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The Trombone ForumTeaching & LearningPractice Room(Moderator: blast) Taxing trumpet playing is killing my Trombone chops....
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bonenick

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« on: Aug 13, 2017, 04:01AM »

No, this is not about bragging  :D

Taxing trumpet playing (jazz, occasionally wandering in the lead trumpet range) makes my Trombone chops weak (I often switch from trumpet to Trombone and vice versa on this gig).

Anyone with tips about this? I do practice both instruments and occasionally practice the switch itself.
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Andrew Meronek

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« Reply #1 on: Aug 13, 2017, 06:42AM »

You're using the same muscles on both instruments; it makes sense that getting tired on one will make you tired on both. Or, is that not quite what you meant?
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« Reply #2 on: Aug 13, 2017, 07:01AM »

Perhaps you are expecting too much of yourself. If you think you should be able to play the trumpet in a taxing way first and then play the trombone as fresh as you play it when you play it first, then you have exceedingly high expectations, IMO.

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« Reply #3 on: Aug 13, 2017, 07:48AM »

Bummer. Sounds like it's time to stop practicing "making the switch" and just go through with it once and for all  Evil.

I can help you make this decision:

get a large balance scale, and let it decide for you in a non biased way. Make sure the scale is up above you. Put the trombone on one side of the scale, and the trumpet on the other. It will offer you the instrument you should play, and move the instrument you should not play even further away.
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« Reply #4 on: Aug 13, 2017, 09:56AM »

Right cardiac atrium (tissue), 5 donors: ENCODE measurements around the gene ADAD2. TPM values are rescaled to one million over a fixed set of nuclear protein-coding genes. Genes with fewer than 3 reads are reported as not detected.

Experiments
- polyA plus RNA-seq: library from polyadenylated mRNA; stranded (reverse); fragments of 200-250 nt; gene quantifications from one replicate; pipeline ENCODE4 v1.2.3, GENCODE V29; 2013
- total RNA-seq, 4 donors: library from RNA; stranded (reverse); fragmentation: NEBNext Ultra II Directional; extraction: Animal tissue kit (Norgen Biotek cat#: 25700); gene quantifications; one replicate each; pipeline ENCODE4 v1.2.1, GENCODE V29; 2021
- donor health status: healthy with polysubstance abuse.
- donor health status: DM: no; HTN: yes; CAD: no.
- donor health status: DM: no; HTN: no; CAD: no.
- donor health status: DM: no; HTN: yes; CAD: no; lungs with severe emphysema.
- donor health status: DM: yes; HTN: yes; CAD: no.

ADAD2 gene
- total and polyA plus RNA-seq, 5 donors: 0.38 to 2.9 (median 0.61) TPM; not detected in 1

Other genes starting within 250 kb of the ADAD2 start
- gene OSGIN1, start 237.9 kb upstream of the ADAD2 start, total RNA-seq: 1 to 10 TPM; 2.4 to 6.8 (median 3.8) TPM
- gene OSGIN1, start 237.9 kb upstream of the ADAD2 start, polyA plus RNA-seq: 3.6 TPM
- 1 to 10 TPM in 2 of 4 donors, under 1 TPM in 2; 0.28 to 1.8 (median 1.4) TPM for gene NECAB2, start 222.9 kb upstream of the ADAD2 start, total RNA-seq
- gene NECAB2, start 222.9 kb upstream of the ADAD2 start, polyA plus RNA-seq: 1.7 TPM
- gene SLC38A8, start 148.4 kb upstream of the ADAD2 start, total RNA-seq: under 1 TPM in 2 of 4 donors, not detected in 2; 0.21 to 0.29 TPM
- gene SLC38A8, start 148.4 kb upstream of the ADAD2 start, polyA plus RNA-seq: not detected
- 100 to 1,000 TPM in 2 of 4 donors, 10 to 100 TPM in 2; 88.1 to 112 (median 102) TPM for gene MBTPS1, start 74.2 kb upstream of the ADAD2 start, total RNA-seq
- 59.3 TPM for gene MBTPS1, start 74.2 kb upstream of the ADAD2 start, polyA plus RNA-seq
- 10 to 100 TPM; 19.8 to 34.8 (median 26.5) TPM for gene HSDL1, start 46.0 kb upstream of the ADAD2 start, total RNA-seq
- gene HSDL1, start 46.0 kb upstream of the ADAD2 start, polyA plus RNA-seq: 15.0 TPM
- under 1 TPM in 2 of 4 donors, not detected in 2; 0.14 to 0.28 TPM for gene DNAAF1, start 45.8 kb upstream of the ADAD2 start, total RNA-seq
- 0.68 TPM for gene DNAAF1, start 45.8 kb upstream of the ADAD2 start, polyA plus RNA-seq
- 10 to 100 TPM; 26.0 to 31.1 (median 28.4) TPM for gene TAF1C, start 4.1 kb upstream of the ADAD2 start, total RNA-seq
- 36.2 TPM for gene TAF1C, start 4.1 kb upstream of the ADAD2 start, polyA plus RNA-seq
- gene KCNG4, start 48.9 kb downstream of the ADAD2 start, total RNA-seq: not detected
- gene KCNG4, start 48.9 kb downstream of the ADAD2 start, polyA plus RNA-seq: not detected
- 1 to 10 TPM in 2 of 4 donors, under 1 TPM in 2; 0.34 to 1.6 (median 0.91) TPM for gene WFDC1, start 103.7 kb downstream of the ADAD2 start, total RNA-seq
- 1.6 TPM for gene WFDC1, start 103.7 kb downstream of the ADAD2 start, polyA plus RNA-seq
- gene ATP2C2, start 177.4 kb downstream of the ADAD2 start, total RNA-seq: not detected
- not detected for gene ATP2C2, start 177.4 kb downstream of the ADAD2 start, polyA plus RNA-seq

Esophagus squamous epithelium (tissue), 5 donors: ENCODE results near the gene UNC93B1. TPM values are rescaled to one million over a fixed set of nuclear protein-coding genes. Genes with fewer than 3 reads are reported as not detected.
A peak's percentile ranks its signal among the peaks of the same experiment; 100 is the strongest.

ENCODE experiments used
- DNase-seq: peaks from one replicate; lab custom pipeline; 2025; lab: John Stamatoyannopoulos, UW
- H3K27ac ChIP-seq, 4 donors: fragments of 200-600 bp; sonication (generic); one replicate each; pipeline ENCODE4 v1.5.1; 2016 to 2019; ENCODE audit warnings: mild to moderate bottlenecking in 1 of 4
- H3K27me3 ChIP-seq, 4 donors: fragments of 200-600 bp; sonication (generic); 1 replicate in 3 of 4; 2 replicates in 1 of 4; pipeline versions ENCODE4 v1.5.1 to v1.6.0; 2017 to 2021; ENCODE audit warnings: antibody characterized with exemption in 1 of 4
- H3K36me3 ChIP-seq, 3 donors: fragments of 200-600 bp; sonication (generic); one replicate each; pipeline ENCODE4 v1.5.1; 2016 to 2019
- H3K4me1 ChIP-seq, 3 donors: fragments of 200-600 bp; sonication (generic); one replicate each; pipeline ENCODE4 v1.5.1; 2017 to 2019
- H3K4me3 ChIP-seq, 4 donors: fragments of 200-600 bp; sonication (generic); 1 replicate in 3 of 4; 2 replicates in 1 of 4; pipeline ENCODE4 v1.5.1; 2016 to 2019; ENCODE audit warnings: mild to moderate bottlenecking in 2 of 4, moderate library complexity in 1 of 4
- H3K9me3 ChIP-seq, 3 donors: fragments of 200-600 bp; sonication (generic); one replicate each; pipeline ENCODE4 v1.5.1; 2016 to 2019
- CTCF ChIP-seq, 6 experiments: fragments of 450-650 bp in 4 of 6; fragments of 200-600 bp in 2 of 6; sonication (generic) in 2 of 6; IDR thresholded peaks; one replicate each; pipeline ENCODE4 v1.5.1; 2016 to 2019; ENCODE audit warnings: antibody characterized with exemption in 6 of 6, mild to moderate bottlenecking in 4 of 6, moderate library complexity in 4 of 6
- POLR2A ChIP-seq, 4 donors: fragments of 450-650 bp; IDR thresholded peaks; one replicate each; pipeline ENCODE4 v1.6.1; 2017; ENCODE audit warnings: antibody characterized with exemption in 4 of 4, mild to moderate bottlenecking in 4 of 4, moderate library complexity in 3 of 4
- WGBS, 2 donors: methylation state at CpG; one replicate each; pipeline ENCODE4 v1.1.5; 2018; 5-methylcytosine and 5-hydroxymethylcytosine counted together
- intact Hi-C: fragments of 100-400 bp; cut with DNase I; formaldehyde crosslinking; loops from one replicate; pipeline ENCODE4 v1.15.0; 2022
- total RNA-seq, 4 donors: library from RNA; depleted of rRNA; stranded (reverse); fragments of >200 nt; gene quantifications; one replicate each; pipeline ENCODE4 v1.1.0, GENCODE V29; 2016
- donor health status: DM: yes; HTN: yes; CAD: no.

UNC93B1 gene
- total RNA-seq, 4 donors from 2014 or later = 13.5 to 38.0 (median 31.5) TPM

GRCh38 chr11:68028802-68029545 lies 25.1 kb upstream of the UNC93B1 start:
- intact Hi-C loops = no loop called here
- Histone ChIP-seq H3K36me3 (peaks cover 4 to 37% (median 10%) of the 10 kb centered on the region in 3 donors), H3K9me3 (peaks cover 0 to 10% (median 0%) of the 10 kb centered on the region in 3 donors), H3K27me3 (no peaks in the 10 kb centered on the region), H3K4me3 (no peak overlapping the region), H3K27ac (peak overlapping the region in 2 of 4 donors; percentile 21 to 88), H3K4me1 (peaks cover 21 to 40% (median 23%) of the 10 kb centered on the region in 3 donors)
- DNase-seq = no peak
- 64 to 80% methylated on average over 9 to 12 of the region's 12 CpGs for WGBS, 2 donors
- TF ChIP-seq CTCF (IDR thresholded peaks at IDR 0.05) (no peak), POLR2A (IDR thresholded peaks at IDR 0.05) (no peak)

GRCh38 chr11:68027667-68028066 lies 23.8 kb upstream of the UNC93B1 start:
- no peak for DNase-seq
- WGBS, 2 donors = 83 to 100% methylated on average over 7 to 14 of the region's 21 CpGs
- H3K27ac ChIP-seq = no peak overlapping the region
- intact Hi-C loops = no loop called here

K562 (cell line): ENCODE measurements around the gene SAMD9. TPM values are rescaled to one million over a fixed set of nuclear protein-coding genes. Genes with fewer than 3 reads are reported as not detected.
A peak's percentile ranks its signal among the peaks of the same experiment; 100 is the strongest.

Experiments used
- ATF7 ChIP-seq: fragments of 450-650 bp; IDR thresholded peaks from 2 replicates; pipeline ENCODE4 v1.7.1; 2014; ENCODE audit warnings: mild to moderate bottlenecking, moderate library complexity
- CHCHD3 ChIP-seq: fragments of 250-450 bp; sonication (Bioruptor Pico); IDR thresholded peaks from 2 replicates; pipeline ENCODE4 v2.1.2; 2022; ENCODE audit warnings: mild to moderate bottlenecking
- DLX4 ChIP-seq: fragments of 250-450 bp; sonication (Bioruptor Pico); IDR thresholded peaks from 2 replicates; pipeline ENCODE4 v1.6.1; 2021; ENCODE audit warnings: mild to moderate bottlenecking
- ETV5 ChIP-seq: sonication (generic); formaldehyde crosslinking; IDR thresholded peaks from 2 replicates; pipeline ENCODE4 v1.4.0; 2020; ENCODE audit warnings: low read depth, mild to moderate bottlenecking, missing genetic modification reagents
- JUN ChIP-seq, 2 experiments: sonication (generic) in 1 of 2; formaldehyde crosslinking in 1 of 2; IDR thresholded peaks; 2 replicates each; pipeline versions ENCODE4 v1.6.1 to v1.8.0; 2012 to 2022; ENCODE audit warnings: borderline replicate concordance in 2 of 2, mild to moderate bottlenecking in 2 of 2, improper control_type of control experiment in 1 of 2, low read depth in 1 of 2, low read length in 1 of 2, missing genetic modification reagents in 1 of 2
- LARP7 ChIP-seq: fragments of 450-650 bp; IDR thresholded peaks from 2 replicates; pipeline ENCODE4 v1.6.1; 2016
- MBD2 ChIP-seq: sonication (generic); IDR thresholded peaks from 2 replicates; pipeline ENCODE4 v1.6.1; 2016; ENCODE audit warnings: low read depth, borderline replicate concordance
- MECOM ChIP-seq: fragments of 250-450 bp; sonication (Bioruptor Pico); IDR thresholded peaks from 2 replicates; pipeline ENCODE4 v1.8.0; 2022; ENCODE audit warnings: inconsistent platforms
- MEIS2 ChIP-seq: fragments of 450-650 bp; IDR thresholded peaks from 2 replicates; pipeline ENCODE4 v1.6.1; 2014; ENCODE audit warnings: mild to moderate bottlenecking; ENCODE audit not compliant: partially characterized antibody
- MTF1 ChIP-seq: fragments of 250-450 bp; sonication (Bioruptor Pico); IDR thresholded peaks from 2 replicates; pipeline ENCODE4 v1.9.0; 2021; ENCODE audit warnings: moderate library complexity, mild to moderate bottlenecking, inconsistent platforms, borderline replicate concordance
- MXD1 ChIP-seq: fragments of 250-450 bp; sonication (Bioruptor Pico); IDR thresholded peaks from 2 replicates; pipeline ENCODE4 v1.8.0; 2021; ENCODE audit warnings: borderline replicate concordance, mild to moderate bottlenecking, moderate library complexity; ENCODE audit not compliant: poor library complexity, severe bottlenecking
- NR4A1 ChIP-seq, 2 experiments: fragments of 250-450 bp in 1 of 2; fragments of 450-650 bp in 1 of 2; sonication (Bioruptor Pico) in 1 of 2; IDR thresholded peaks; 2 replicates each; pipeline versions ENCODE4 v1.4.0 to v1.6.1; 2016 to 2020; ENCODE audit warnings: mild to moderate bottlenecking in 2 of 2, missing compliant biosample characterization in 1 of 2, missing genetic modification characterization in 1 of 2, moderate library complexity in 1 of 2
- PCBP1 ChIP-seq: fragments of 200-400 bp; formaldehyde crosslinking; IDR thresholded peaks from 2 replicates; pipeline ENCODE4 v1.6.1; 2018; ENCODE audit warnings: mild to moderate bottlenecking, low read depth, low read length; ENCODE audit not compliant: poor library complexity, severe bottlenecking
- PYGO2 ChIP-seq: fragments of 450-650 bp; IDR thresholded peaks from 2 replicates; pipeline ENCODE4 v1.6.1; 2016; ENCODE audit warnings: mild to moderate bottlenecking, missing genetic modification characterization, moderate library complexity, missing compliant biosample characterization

Maybe I should repeat it once again, that I am a professional trumpet player, doubling on trombone. The Tbone is a new instrument for me, which I started playing 7 months ago. I am still figuring some basic embouchure stuff like whether to align the jaws, wether to use air pockets in my embouchure and the use of some not so obvious positions of the slide. I have a decent range on the trombone for a beginner but the stamina is still kinf of an issue. When feeling tired or not in my best shape I can mostly manage it on the trumpet, but on the trombone I have obviously still a lot of work to do.

I am looking up to people like James Morisson, and that's the present goal - but obvously still a long way to go. If anybody has experience in multi-instrumentalists work done on the same gig, feel free to share.
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« Reply #5 on: Aug 13, 2017, 10:04AM »

Here's a nice interview that has some doubling advice:

http://trombone.org/articles/library/viewarticles.asp?ArtID=47
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« Reply #6 on: Aug 13, 2017, 11:49AM »



Patient: Doc, it hurts when I do this.
Doctor: Don't do that.
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« Reply #7 on: Aug 13, 2017, 02:56PM »

Andrew, thanks for that. It is an interesting interview. Not much on my "problem" but the few thoughts on breathing and embouchures are quite essential, though not news to me. I admit I'm guilty of not putting enough air in the low register of the Trombone.

Rob, I didn't get hurt - I just probably had exceeding expectation, I believe that geezer is right on the money. The other issue I noticed is when doing the instant switch between the two a la JM (aka question-answer, while using the trombone with a closed slide) I get distracted from. the embouchure switch because of trying to get the playing  instrument in the microphone - seems like a tiny side obstacle, but it is something that is not coming "naturally"
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« Reply #8 on: Aug 13, 2017, 03:56PM »

You're using the same muscles on both instruments

Based on personal (amateur) impressions and not having any particular expertise in anatomy or embouchure types (but a reasonable grasp of engineering)...